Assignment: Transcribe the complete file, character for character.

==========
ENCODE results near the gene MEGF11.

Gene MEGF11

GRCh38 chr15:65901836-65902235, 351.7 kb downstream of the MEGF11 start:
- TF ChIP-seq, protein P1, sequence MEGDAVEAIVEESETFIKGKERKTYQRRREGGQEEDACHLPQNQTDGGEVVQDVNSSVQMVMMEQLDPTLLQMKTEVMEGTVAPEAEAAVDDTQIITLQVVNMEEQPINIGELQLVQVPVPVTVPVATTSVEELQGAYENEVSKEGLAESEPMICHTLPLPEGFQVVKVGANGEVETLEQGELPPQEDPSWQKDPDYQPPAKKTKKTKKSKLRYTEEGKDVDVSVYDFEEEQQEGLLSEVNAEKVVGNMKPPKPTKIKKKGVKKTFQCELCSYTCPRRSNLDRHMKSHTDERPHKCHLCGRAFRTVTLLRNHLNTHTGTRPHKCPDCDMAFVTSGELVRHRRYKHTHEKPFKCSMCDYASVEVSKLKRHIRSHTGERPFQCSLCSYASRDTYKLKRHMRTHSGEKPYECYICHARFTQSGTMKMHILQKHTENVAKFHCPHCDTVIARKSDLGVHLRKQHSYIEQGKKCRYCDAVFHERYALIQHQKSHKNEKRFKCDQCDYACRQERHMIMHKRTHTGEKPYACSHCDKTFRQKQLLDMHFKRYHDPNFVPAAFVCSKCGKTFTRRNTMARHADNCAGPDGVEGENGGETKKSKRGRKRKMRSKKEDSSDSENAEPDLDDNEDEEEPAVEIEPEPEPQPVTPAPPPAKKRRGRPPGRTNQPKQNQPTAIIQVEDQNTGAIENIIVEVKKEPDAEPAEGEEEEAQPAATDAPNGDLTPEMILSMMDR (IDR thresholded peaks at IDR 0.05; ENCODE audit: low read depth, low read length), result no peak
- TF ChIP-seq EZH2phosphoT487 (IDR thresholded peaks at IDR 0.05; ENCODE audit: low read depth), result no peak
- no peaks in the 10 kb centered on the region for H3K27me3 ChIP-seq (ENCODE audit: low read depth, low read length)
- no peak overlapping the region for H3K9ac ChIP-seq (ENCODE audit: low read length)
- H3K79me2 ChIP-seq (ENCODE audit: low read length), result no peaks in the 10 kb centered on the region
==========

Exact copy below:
ENCODE results near the gene MEGF11.

Gene MEGF11

GRCh38 chr15:65901836-65902235, 351.7 kb downstream of the MEGF11 start:
- TF ChIP-seq, protein P1, sequence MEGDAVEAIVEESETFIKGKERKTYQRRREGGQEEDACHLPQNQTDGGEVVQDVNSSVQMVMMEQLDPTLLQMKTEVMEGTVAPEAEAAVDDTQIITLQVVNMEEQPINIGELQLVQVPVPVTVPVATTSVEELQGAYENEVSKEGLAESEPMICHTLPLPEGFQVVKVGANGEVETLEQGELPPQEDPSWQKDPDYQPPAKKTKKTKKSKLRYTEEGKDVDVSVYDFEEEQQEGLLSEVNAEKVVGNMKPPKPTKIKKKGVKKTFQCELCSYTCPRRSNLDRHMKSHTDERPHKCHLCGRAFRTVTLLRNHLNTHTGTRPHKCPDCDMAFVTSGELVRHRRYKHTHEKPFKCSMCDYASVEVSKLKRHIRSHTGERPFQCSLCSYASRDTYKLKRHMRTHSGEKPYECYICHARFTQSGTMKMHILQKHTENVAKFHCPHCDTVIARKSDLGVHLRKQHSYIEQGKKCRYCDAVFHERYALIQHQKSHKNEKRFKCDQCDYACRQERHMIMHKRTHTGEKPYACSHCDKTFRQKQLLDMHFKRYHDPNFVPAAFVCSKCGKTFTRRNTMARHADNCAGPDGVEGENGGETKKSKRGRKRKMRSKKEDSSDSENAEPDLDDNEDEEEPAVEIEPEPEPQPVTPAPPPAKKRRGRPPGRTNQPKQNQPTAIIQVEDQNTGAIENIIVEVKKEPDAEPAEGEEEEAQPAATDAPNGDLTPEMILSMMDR (IDR thresholded peaks at IDR 0.05; ENCODE audit: low read depth, low read length), result no peak
- TF ChIP-seq EZH2phosphoT487 (IDR thresholded peaks at IDR 0.05; ENCODE audit: low read depth), result no peak
- no peaks in the 10 kb centered on the region for H3K27me3 ChIP-seq (ENCODE audit: low read depth, low read length)
- no peak overlapping the region for H3K9ac ChIP-seq (ENCODE audit: low read length)
- H3K79me2 ChIP-seq (ENCODE audit: low read length), result no peaks in the 10 kb centered on the region